Business owners love—no, it’s more than that—you live to have control.
Even if your leadership style is hands-off. Even if you trust and empower your team. Even if you know to accept the things you can’t control. You are an entrepreneur because you want control and accept the responsibility that comes with it. And if you’re the type who struggles to relinquish control, the same trait that makes you successful can eventually become a hindrance.
Any leadership coach will tell you that you need to let go of control for your business to grow. You can do everything yourself, but only to a certain point. It’s not sustainable or scalable. But there’s another reason to let go of control, and it’s bigger than just your business. It’s your exit.
The Super Bowl of Self-Discipline
When it comes time to transition out of your business and plan your next chapter in life, letting go will take on a whole new meaning. Few business owners understand how a business transaction works. It’s not like writing up a contract for a customer or compiling paperwork for your taxes. It’s much more complex, with documentation like you’ve never seen and questions you’ve never been asked. You’ll wonder why the attorney said this or why the accountant requested that. Your only choice will be to listen to the experts or risk undermining your own exit.
Where Will You Get the Time?
When we start the Exit Engineering® journey of exit strategy consulting, we’re looking at adding roughly 20 hours per week to your schedule for the foreseeable future to have the necessary discussions and compile the required documents. That’s with us leading the way and physically doing the work!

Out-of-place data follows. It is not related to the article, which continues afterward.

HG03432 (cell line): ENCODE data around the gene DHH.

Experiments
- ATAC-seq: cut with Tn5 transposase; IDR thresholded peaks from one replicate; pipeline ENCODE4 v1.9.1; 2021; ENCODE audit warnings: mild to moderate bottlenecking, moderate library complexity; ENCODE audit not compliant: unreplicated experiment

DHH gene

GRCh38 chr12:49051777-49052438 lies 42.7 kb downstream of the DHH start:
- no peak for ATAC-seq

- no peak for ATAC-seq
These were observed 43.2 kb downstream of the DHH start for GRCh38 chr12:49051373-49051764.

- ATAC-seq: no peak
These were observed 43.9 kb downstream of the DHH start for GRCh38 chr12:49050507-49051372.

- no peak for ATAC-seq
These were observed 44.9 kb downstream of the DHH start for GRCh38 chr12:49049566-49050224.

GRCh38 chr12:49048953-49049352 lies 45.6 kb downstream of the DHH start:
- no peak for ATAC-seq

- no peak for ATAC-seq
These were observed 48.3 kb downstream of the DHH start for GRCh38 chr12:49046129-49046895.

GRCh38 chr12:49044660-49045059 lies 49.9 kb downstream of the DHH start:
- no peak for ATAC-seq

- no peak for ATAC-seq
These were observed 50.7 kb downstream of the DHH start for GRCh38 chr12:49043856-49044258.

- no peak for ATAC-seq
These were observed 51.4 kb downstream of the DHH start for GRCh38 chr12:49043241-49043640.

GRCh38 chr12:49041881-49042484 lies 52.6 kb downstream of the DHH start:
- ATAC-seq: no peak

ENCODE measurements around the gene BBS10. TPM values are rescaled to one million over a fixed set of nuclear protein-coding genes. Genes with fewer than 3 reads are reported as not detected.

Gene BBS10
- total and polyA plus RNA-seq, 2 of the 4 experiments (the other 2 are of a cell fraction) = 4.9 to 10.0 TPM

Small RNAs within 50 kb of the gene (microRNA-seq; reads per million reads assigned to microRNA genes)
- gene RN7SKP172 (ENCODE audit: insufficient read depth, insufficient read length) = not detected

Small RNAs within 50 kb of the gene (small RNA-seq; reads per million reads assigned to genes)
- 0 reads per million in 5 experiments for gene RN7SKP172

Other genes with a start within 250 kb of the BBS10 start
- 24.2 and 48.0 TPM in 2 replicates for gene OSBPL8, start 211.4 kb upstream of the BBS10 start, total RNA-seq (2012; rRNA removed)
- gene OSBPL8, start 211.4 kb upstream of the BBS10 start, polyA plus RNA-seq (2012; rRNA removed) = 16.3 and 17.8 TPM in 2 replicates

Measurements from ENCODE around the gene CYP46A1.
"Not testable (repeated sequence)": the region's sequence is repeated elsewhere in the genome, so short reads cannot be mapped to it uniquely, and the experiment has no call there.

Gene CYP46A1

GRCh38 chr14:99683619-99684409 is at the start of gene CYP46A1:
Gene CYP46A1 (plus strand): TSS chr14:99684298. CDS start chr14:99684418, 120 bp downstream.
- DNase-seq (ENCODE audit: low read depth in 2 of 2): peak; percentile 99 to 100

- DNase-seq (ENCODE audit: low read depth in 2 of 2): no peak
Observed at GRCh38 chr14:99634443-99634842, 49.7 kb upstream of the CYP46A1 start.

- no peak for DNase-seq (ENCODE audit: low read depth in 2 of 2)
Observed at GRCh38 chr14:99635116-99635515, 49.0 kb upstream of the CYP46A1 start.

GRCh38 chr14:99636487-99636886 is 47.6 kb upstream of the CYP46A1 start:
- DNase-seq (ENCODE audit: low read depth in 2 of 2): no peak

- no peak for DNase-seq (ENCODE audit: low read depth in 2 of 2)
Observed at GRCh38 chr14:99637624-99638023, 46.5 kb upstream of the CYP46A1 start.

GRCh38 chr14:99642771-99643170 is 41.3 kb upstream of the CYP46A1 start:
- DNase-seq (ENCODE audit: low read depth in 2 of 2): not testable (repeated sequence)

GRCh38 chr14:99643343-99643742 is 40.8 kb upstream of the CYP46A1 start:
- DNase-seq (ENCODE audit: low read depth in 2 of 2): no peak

If you’re like most business owners, you already work 50-plus hours per week just to keep your business moving. It’s not humanly or healthily possible to add 20 more for the transaction. Something has got to give. Since your exit is your and your family’s financial future at stake, you’re probably not going to neglect that once you hire professional help. We won’t let you, either. So, your best bet is to let go of some of that control that you’re holding on to in your business. Small tasks add up. Look at what you do every day at work and identify where you can pull back or delegate to reallocate time to exit planning.
How Will You Find the Balance?
The funny thing about letting go of control is that once you get used to it, you’ll really like it. Then, it becomes easy to take it too far. Letting go of control in our Exit Engineering® process doesn’t mean removing yourself completely. You’re still very much a part of the action and in on every discussion. You’re not walking off the field just yet; you’re just moving up to the owner’s box rather than being the star quarterback on the field. It may be that way for a time period after the exit as well to ensure a smooth transition to the new owner(s). The more you can hone that balance in your business, the easier it’ll be in your exit.
Who Will You Trust with the Transaction?
The only way you can let go of control is to put the right people around you. Again, you know this from running your business. The same goes for your transaction. You need a team of professionals, including an attorney, CPA, financial planner, investment banker, broker, and general consultant. Hire honest, proven service providers and let them lead you to your Win.
By John Ovrom, President & CEO, Exit Consulting Group